Tell your doctor right away if you have any serious side effects, including: back/joint/muscle pain, increased thirst/urination, swelling of the hands/feet, tingling of the hands/feet.

Rituximab sometimes causes side effects due to the rapid destruction of cancer cells (tumor lysis syndrome). To lower your risk, drink plenty of fluids unless your doctor directs you otherwise. Also, your doctor may prescribe an additional medication. Tell your doctor right away if you have symptoms such as: low back/side pain (flank pain), pink/bloody urine, change in the amount of urine, painful urination, muscle spasms/weakness.

This medication can cause a decrease in blood cells (cytopenia), which can cause bleeding problems and lower the body's ability to fight an infection. This serious side effect can happen days, weeks, or months after your treatment has finished. Notify your doctor promptly if you develop any of the following side effects: easy bleeding/bruising, black/tarry stools, vomit that looks like coffee grounds, signs of an infection (such as fever, chills, persistent sore throat, painful urination).

A very serious allergic reaction to this drug is rare. However, get medical help right away if you notice any symptoms of a serious allergic reaction, including: rash, itching/swelling (especially of the face/tongue/throat), severe dizziness, trouble breathing.

This is not a complete list of possible side effects. If you notice other effects not listed above, contact your doctor or pharmacist.

In the US -

Call your doctor for medical advice about side effects. You may report side effects to FDA at 1-800-FDA-1088.

In Canada - Call your doctor for medical advice about side effects. You may report side effects to Health Canada at 1-866-234-2345.

Read the entire patient information overview for Rituxan (Rituximab)»

What is Prescribing information?

The FDA package insert formatted in easy-to-find categories for health professionals and clinicians.

Rituxan FDA Prescribing Information: Side Effects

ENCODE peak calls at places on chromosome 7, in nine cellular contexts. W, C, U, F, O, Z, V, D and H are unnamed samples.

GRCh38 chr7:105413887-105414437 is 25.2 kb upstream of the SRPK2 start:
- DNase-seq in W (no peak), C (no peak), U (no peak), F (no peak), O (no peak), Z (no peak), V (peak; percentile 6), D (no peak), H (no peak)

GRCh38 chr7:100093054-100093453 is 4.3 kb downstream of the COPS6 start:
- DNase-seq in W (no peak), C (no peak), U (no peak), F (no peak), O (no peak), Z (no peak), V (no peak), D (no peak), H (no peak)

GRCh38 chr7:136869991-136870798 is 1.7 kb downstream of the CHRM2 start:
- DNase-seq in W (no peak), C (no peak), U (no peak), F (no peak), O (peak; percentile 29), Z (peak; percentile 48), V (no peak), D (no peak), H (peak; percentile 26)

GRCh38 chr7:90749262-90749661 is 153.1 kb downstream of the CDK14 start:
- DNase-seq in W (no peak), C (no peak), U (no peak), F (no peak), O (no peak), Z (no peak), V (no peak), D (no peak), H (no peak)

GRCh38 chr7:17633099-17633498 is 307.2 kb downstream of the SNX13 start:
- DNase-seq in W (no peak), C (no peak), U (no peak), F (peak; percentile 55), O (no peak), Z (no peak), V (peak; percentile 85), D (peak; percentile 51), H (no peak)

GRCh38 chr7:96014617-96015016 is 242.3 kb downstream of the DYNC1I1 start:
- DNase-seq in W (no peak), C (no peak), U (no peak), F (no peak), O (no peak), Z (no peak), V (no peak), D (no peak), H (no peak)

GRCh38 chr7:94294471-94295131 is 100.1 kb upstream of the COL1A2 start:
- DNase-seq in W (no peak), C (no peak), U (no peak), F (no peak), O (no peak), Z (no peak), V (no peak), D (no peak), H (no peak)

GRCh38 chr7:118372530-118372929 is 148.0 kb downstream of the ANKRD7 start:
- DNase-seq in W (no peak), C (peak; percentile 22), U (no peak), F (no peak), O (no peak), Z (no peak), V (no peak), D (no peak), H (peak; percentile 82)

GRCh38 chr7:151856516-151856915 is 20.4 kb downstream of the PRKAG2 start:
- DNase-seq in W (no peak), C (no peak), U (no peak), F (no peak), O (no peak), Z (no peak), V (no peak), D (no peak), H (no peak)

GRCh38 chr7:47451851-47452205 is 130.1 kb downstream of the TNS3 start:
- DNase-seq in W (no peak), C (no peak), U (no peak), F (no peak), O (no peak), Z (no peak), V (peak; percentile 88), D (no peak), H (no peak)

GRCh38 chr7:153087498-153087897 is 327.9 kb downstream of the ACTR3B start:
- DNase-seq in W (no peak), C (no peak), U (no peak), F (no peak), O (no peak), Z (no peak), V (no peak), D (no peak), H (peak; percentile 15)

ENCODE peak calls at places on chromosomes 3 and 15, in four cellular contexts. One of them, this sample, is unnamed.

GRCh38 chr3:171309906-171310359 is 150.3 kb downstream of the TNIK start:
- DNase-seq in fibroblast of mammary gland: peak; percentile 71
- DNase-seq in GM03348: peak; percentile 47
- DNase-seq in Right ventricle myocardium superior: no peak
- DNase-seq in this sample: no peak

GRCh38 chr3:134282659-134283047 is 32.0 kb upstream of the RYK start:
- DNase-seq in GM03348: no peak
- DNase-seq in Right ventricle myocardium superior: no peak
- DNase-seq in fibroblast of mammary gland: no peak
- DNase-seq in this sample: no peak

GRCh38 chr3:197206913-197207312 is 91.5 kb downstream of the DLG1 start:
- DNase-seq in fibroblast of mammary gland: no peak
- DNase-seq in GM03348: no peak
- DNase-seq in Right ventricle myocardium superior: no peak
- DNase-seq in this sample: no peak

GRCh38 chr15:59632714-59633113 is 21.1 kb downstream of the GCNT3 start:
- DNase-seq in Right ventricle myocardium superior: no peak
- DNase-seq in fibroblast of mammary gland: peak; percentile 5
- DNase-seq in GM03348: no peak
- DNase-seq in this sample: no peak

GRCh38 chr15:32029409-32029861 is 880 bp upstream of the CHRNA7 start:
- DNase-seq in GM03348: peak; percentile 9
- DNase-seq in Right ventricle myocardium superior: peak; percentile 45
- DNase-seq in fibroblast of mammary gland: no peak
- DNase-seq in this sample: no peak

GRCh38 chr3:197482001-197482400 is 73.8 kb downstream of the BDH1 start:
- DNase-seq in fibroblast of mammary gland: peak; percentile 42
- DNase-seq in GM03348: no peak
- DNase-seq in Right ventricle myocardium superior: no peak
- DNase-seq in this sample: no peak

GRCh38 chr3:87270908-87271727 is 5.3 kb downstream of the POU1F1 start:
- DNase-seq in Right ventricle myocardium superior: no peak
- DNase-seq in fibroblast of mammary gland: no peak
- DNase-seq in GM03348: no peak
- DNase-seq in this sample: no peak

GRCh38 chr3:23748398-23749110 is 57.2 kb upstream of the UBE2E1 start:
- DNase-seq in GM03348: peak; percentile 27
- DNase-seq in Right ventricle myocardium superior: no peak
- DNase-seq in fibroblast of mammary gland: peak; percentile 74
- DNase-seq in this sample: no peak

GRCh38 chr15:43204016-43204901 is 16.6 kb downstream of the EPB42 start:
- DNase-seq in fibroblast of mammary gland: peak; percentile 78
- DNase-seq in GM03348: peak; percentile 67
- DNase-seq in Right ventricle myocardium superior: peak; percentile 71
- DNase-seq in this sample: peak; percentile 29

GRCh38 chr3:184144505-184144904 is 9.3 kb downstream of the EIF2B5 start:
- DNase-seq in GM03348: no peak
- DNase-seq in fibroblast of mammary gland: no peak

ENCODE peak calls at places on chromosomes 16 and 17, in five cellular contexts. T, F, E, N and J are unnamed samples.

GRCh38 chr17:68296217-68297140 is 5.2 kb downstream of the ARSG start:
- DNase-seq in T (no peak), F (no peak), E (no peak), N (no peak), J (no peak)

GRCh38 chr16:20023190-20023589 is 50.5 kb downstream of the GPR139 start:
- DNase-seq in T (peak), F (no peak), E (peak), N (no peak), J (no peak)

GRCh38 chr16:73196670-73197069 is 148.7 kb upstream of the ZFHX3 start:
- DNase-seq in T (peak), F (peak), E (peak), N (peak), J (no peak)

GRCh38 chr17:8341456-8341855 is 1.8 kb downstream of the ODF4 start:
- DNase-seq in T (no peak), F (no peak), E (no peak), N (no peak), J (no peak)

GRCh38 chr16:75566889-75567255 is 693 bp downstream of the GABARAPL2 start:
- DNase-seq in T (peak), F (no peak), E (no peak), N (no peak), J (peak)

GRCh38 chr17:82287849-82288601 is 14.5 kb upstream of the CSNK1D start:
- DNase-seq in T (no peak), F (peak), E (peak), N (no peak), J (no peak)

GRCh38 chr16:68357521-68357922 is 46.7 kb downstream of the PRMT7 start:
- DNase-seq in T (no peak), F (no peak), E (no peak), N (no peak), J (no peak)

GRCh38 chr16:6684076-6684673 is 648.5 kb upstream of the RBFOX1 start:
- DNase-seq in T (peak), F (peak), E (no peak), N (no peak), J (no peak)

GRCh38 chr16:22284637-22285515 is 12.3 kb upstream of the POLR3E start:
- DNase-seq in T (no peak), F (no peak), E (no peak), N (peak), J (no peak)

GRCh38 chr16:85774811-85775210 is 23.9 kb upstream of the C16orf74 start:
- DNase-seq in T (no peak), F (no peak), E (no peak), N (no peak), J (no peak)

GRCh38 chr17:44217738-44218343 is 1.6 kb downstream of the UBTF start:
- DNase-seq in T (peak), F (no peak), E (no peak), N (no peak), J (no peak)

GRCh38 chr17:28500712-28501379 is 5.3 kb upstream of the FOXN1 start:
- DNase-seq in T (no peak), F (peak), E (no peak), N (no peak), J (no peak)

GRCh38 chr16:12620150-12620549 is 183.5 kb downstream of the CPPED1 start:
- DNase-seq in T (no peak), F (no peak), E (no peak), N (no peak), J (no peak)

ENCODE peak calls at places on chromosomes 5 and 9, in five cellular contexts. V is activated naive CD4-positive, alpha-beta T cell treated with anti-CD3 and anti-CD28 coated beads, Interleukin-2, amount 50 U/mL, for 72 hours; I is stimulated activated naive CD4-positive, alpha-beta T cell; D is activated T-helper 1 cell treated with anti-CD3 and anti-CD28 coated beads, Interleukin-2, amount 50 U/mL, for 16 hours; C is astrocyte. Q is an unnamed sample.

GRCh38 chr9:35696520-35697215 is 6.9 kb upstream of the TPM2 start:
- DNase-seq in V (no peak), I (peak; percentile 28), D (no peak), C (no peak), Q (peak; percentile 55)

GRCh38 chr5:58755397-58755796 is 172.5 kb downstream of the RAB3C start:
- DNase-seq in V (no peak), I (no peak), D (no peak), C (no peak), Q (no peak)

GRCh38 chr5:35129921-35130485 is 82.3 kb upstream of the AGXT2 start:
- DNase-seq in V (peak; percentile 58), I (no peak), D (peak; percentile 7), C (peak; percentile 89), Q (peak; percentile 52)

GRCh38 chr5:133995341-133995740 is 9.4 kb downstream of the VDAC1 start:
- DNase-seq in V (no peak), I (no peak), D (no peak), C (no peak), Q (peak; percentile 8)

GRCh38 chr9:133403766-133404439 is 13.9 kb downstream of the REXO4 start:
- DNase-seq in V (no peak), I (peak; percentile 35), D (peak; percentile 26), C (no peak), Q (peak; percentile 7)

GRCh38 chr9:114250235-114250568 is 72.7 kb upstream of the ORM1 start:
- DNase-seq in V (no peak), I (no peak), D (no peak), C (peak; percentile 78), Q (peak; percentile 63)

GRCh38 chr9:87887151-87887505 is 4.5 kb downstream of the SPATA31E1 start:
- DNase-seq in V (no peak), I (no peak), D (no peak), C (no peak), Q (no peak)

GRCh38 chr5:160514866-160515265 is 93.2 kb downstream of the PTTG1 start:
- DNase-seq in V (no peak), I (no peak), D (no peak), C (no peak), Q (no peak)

(Adverse Reactions)

SIDE EFFECTS

The following serious adverse reactions are discussed in greater detail in other sections of the labeling:

The most common adverse reactions of Rituxan (incidence ≥ 25%) observed in clinical trials of patients with NHL were infusion reactions, fever, lymphopenia, chills, infection, and asthenia.

The most common adverse reactions of Rituxan (incidence ≥ 25%) observed in clinical trials of patients with CLL were: infusion reactions and neutropenia.

Clinical Trials Experience in Lymphoid Malignancies

Because clinical trials are conducted under widely varying conditions, adverse reaction rates observed in the clinical trials of a drug cannot be directly compared to rates in the clinical trials of another drug and may not reflect the rates observed in clinical practice.

The data described below reflect exposure to Rituxan in 2783 patients, with exposures ranging from a single infusion up to 2 years. Rituxan was studied in both single-arm and controlled trials (n=356 and n=2427). The population included 1180 patients with low grade or follicular lymphoma, 927 patients with DLBCL, and 676 patients with CLL. Most NHL patients received Rituxan as an infusion of 375 mg/m² per infusion, given as a single agent weekly for up to 8 doses, in combination with chemotherapy for up to 8 doses, or following chemotherapy for up to 16 doses. CLL patients received Rituxan 375 mg/m² as an initial infusion followed by 500 mg/m² for up to 5 doses, in combination with fludarabine and cyclophosphamide. Seventy-one percent of CLL patients received 6 cycles and 90% received at least 3 cycles of Rituxan-based therapy.

Infusion Reactions

In the majority of patients with NHL, infusion reactions consisting of fever, chills/rigors, nausea, pruritus, angioedema, hypotension, headache, bronchospasm, urticaria, rash, vomiting, myalgia, dizziness, or hypertension occurred during the first Rituxan infusion. Infusion reactions typically occurred within 30 to 120 minutes of beginning the first infusion and resolved with slowing or interruption of the Rituxan infusion and with supportive care (diphenhydramine, acetaminophen, and intravenous saline). The incidence of infusion reactions was highest during the first infusion (77%) and decreased with each subsequent infusion. [See BOXED WARNING, WARNINGS AND PRECAUTIONS]. In patients with previously untreated follicular NHL or previously untreated DLBCL, who did not experience a Grade 3 or 4 infusion-related reaction in Cycle 1 and received a 90-minute infusion of Rituxan at Cycle 2, the incidence of Grade 3-4 infusion-related reactions on the day of, or day after the infusion was 1.1% (95% CI [0.3%, 2.8%]). For Cycles 2-8, the incidence of Grade 3-4 infusion reactions on the day of or day after the 90-minute infusion, was 2.8% (95% CI [1.3%, 5.0%]). [See WARNINGS AND PRECAUTIONS, Clinical Studies].